Is it dangerous, just or what all government do? An affront to democracy, or bold and ambitious? The announcement that Boris Johnson has decided to bring a new Queen’s Speech before the Houses of Parliament, thus leading to the suspension of business at Westminster within days, has been greeted with surprise on all sides of the political divide. Plenty of reaction, much of it angry, has followed. So where does this leave the Queen?
Clearly, in a controversial situation. Her Majesty follows the advice of her ministers and Prime Ministers and right now they want her to call a halt to parliamentary business as of the week beginning September 10th 2019. On October 14th 2019, they want her to go to Westminster and deliver the Queen’s Speech setting out a new administrative programme.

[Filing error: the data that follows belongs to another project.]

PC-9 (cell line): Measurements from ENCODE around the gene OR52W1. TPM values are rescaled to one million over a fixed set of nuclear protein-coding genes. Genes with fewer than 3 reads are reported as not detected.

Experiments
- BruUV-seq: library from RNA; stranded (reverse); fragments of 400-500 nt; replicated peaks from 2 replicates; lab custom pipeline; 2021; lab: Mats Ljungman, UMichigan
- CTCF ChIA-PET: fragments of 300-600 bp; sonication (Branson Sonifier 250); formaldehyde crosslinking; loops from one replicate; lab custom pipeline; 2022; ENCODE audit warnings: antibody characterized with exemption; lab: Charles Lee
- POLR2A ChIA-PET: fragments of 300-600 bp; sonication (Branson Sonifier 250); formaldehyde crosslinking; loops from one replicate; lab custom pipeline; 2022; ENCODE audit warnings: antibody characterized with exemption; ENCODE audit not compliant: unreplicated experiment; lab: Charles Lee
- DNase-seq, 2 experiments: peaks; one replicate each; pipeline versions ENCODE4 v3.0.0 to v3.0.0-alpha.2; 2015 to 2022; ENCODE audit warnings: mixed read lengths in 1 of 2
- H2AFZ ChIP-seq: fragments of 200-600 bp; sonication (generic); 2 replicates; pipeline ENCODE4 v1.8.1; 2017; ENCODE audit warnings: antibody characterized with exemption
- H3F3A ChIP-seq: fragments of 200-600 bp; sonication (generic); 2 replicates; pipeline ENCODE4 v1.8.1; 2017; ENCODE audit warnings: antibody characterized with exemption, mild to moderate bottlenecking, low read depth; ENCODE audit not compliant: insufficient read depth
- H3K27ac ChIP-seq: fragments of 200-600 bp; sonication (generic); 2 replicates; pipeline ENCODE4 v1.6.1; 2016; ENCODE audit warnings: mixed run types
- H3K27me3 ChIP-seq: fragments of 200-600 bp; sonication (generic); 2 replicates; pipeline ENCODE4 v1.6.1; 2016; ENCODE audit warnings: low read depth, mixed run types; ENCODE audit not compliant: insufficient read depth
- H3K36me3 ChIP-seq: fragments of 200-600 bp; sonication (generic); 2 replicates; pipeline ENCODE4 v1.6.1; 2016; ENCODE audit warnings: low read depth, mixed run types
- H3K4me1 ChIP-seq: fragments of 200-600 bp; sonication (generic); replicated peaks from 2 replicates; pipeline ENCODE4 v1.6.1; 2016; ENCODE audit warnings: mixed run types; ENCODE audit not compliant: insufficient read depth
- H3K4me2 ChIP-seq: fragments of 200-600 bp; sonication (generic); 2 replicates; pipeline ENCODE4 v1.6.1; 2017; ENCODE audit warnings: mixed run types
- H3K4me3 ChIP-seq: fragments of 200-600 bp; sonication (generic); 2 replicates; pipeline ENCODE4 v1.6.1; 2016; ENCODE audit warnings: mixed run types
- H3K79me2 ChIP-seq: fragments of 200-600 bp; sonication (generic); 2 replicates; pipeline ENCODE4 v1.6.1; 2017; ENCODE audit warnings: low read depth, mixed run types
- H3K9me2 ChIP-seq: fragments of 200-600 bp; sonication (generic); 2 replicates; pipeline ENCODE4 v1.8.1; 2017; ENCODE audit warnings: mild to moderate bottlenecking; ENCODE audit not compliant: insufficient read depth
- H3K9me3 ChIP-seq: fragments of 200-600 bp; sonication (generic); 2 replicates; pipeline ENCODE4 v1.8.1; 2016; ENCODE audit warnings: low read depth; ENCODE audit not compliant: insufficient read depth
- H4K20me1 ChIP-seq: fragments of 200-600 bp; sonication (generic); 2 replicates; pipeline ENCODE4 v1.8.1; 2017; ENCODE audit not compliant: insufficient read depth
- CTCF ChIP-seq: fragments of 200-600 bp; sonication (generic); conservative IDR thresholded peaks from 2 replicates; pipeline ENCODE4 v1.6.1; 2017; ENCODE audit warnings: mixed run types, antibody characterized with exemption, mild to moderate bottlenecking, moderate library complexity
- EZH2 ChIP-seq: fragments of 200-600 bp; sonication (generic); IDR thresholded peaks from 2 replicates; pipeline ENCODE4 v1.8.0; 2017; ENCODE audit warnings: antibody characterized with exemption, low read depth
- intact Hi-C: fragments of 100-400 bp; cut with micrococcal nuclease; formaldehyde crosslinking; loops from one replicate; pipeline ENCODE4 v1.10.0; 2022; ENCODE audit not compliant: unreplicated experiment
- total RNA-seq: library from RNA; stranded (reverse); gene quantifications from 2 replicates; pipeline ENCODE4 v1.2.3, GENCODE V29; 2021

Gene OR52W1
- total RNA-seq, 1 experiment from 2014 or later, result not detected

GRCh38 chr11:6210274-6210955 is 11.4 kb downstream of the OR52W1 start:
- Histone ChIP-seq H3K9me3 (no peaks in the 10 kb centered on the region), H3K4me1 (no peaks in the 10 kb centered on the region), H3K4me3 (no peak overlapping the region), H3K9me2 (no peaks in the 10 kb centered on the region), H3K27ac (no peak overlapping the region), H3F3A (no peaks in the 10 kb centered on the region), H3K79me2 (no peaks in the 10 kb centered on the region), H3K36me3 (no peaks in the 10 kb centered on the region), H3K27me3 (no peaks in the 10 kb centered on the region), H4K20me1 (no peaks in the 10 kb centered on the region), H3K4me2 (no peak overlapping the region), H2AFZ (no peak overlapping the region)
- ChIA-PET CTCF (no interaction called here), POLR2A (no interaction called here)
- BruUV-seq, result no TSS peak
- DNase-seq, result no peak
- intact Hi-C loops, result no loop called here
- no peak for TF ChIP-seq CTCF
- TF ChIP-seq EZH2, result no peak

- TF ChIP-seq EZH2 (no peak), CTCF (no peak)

The result is very little time for parliament to discuss the issue that has preoccupied it for three years, Brexit. Right now, Boris Johnson says the UK will leave by the deadline of October 31st 2019, most likely without a deal. In the last day, opposition politicians had outlined plans to stop that.
There has been widespread objection to the move to suspend parliament from UK politicians. The deputy leader of the Labour Party, Tom Watson, said the decision was ‘”utterly scandalous” and called it an ”affront to our democracy”. The new leader of the Liberal Democrat party, Jo Swinson, called it ” a dangerous and unacceptable course of action”. The Speaker of the House of Commons, John Bercow, called it ”a constitutional outrage”.
There has been little comment from government ministers so far. However, the Chairman of the Conservative Party, James Cleverly, said that Boris Johnson was doing what ”all new governments do” as he sets out his administration’s plans in a new Queen’s Speech.
The Queen is currently at Balmoral. The Privy Council will meet there later.